Siege #4 marks the end of one of the most satisfying events from Marvel in some time. When it began, I questioned if this series was going to do the exact same thing that Secret Invasion and Civil War did – force us to have to continue reading just to get to the end of the full story. Each of the previously mentioned stories didn’t have an ending that really left much of a lasting impression with anyone. We had to wait for the true end of Civil War until Captain America #25 when Steve Rogers was “assassinated”. And for Secret Invasion, the end was quick and left much to be desired – Osborn points gun at Skrull Queen and pulls the trigger.
Brian Michael Bendis did something else with Siege. Claiming this was the culmination of seven years of plotting and planning, it would have been embarrassing if his early work with the Avengers turned out to be truly awful on an epic scale or if this story didn’t really have a conclusion. But thankfully, it did. Spoilers on the way…
This final chapter opens with the Sentry, who has been taken over by his darker Void personality, literally killing the heroes assembled in the ruins of Asgard. Loki, knowing what the Sentry is capable of and what he is doing, prays for forgiveness from Odin as he uses the Norn Stones he took back from the Hood to give the heroes the power they need to withstand the Sentry’s power. The Sentry realizes this is Loki’s doing and attacks the God of Mischief. Thor and Iron Man rush to Loki’s aid, but is too late. Loki is torn apart.
While Captain America tries to get answers from Osborn, an enraged Thor takes on the Sentry again. Iron Man takes control of the heavily damaged H.A.M.M.E.R. helicarrier and uses it to knock the Sentry out of the sky, reverting him back to Robert Reynolds. Reynolds begs the heroes to kill him and Thor refuses, but as the Void reasserts itself over Reynolds, Thor delivers a killing blow. The Watchtower disappears from the roof of Avengers Tower and Thor takes Reynolds’ body to space and throws him into the sun.
Steve Rogers drops Osborn off with the other captured villains and makes the others promise that everyone will be persecuted by a jury and locked away forever for what they’ve done. Rogers then is summoned by the President and installed as the new Director of S.H.I.E.L.D. The heroes celebrate the overturning of the Superhuman Registration Act as all the Avengers assemble on top of Avengers Tower. Thor arrives with the most well-known Asgardians to deliver a gift to help everyone remember the sacrifice and honor they all displayed in fighting alongside them – a piece of Asgard that takes the place of the Watchtower on top of the Avengers’ building.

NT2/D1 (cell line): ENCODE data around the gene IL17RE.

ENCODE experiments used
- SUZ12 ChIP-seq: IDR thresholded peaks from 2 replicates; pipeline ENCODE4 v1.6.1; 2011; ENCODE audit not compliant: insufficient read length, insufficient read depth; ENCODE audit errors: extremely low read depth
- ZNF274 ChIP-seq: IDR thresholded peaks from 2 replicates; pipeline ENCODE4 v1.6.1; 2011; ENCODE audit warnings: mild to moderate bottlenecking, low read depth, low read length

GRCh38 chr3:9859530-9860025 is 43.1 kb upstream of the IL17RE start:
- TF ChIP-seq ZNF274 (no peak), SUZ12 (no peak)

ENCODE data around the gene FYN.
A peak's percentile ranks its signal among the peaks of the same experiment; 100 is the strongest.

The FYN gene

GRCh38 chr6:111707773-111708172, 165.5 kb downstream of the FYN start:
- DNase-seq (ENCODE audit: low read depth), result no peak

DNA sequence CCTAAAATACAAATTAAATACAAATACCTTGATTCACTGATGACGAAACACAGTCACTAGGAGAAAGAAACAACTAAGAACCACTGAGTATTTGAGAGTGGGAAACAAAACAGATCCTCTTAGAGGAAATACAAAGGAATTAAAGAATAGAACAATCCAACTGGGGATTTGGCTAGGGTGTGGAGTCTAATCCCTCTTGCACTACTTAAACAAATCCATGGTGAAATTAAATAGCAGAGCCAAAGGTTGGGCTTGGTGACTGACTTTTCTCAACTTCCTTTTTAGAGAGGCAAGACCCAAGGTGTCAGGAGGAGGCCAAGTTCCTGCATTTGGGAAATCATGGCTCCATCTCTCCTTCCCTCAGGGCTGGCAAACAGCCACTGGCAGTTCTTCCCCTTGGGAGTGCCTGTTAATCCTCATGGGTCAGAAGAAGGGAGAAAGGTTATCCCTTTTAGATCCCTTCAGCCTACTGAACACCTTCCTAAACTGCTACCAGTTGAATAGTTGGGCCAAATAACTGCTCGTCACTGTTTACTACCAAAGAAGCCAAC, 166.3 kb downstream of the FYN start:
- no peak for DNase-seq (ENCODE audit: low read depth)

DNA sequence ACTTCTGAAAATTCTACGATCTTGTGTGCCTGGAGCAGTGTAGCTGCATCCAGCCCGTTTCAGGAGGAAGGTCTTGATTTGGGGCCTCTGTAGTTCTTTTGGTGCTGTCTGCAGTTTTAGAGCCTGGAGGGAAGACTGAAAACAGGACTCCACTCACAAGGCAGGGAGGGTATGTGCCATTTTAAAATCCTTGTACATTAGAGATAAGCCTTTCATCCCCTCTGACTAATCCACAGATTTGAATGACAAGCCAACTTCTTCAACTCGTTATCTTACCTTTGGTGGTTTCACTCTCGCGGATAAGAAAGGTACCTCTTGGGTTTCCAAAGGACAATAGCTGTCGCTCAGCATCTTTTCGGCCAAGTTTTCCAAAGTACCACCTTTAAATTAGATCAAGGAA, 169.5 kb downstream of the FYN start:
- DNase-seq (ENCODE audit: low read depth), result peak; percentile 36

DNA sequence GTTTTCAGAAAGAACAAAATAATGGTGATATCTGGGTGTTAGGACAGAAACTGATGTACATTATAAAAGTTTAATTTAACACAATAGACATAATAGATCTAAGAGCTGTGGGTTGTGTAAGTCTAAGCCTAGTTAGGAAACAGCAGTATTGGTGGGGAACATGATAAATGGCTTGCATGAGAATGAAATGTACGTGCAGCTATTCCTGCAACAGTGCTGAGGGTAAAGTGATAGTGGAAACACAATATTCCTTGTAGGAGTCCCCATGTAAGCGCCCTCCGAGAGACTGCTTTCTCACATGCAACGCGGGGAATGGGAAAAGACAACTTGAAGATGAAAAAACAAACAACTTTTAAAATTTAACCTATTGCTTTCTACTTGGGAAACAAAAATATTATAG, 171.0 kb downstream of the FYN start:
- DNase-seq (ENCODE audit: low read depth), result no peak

And so, the Heroic Age begins…
A lot of readers will likely say, “Hey… This wasn’t so great. We knew how it was going to end and nothing was left to really knock our socks off.” I have to admit that the only real surprise was who delivered the final blow of the battle. But sometimes it isn’t the shock and surprise that makes a story great. We’ve seen the ads for months about the Heroic Age. We knew this was Osborn’s curtain call for the Dark Reign. We knew the Sentry would have to die.
All that said, knowing what we knew to be how this was going to end, I really have to tip my cap to Bendis for actually bringing something to a close in a solid manner. Yes, as I mentioned before, most Marvel events only act as a piece of a puzzle and that has detracted so much from the stories they tell, but I think this is a different story. Siege is how the heroes were able to move beyond the dark times they were put in over the past decade or so and come together to do what they should be doing. They put aside their differences to make the world right again. This is a stepping stone for the Heroic Age, but it’s a true end to the past seven years of troubling times.
Olivier Coipel’s art is a little more subtle in this issue than the others. The previous issues had bombastic art to go hand-in-hand with the battle. This one was the resolution piece, but his art still captures the tone of what is going on. Agony, sadness, anger, happiness… It’s here and the portrayal of it shows how strong Coipel is in all artistic areas. He can tell the big heart-pounding story and the joyous conclusion, even if not everyone survived it.
All-in-all, I’m not disappointed one bit. Siege lived up to everything it was advertised to be.
I want to know what you think of this issue. Did I hit the nail on the head or are my praises undeserved? Write a comment and tell me what you felt!
A COMIC BOOK BLOG RATING
|From start to finish, Siege did what it said it would do… Bring the heroes back to make the world a better place. Art and story were top-notch for all four issues.||I expected to see a few more deaths based on the solicits, but I can hardly be upset about the outcome.|
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